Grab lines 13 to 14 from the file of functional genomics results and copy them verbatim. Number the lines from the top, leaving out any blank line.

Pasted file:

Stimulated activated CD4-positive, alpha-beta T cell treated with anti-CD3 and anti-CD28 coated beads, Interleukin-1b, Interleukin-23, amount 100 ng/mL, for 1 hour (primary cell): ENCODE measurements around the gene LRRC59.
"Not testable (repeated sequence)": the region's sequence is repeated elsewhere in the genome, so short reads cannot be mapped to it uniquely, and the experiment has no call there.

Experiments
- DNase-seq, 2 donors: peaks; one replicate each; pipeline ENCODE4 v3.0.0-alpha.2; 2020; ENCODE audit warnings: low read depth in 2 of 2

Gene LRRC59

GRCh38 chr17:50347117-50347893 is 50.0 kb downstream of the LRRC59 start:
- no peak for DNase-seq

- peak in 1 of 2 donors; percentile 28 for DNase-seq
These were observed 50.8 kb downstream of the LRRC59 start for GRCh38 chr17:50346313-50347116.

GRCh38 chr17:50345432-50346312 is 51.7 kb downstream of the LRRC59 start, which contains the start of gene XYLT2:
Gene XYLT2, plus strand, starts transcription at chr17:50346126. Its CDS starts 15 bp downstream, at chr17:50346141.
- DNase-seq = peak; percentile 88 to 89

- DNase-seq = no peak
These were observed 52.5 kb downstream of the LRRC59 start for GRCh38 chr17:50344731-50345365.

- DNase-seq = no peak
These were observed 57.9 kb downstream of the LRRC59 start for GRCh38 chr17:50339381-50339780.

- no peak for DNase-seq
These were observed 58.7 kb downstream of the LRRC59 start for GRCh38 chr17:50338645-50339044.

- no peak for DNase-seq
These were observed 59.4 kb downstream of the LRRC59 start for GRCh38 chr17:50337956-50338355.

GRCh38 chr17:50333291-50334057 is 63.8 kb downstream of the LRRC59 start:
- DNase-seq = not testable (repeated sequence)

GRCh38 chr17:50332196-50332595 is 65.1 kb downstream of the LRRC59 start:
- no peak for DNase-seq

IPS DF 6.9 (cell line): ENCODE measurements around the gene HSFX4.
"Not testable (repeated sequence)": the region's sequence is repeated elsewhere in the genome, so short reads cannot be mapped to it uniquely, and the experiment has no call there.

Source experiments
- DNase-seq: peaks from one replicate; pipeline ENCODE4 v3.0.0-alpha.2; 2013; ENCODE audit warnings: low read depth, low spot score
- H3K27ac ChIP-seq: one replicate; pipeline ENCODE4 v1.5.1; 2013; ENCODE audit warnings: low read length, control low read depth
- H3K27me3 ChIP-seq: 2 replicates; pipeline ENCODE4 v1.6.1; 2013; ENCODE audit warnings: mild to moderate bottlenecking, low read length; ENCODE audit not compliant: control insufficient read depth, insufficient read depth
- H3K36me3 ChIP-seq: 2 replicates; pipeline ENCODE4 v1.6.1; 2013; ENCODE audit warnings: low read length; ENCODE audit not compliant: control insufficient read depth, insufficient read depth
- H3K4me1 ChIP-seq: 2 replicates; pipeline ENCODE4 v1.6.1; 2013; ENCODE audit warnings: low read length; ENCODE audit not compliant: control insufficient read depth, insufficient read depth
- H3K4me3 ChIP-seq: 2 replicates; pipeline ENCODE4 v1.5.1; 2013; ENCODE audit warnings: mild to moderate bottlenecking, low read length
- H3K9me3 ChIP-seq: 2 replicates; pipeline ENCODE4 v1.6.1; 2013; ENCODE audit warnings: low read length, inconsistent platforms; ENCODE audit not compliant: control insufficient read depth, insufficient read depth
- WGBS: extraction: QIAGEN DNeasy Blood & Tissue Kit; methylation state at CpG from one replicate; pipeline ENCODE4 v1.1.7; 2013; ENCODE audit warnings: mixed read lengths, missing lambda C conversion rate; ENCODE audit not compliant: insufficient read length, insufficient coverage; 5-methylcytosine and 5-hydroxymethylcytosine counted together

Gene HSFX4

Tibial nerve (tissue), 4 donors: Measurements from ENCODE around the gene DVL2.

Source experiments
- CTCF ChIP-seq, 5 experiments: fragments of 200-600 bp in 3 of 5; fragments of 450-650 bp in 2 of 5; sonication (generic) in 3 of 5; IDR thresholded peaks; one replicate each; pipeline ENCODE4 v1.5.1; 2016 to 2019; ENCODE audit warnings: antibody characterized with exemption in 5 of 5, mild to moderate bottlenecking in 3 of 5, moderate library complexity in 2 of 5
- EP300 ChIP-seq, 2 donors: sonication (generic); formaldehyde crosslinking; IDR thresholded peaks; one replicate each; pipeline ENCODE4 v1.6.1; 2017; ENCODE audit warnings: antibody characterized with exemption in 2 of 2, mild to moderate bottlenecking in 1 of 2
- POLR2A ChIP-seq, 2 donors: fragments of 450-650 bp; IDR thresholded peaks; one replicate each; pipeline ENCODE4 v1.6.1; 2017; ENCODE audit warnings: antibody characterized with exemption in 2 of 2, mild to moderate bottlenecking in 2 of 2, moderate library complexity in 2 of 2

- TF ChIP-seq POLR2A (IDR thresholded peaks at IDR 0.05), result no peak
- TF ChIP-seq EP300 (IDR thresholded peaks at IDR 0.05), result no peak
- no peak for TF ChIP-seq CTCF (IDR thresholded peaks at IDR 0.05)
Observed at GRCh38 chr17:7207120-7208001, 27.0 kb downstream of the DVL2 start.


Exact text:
- DNase-seq = no peak
These were observed 52.5 kb downstream of the LRRC59 start for GRCh38 chr17:50344731-50345365.